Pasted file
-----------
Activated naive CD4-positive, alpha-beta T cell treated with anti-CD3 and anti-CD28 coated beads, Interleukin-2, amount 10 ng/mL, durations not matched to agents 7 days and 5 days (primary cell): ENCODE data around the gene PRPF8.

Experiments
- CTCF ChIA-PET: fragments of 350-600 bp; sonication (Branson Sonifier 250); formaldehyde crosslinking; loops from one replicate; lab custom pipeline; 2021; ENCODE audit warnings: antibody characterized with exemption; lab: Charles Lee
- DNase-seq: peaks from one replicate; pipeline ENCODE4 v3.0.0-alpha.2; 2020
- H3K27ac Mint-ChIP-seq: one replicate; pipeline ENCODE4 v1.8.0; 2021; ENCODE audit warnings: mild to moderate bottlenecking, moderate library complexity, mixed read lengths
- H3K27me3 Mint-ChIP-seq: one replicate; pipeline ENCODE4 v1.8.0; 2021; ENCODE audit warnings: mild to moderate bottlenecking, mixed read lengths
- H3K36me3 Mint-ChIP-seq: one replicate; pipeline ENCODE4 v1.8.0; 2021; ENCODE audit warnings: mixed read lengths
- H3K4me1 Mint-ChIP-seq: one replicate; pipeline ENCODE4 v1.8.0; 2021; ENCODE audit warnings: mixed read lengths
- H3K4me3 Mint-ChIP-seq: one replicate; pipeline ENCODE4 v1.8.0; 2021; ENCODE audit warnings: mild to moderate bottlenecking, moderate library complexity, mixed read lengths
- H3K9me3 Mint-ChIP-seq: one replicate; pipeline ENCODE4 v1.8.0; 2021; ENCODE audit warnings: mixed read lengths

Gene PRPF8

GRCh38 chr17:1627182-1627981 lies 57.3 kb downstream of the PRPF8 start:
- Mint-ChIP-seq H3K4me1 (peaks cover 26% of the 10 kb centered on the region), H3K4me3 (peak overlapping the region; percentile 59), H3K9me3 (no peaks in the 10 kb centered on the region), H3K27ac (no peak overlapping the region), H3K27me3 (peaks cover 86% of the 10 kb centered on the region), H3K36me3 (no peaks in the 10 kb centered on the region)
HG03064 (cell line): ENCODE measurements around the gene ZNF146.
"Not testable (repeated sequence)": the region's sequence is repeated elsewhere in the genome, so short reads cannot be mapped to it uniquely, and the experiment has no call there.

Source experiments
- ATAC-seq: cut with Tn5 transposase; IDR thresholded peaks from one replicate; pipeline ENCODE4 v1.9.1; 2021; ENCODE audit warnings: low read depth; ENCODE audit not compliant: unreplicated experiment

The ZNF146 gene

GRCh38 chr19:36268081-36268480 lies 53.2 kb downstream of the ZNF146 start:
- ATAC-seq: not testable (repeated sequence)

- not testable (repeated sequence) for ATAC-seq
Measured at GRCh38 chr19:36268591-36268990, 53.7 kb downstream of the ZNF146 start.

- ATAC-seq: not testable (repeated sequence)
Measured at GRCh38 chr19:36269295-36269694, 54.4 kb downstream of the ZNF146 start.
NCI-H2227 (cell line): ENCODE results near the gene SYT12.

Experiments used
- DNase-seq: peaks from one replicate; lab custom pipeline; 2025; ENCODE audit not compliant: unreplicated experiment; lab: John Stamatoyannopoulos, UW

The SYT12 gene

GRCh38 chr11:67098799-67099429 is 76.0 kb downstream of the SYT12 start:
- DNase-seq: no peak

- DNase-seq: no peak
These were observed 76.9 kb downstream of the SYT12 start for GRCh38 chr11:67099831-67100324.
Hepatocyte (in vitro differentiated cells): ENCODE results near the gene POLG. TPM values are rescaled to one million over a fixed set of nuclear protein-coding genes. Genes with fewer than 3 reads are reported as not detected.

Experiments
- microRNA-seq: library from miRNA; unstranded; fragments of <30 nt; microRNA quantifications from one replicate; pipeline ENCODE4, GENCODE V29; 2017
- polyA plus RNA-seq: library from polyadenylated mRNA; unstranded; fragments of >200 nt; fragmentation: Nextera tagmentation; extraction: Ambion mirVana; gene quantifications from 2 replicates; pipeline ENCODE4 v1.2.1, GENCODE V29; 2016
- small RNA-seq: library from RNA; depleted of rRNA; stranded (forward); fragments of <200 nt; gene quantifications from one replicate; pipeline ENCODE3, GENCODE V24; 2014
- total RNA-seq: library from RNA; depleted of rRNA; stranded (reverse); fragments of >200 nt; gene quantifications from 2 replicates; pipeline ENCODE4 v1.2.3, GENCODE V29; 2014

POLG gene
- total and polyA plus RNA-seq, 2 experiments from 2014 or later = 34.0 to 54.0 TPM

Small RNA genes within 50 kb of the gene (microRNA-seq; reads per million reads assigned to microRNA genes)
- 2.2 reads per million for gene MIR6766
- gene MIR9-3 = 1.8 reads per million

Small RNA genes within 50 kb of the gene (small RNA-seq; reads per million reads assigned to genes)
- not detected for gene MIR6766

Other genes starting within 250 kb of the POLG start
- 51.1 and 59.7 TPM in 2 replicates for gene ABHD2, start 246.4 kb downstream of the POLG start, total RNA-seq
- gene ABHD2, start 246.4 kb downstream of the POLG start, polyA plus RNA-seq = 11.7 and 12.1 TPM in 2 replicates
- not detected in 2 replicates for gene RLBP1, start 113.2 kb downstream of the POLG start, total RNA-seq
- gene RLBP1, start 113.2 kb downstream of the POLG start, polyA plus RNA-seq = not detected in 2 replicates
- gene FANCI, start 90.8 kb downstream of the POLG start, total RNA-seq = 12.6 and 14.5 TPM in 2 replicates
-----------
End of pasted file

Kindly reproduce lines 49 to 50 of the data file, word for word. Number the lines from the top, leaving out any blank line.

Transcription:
- not detected in 2 replicates for gene RLBP1, start 113.2 kb downstream of the POLG start, total RNA-seq
- gene RLBP1, start 113.2 kb downstream of the POLG start, polyA plus RNA-seq = not detected in 2 replicates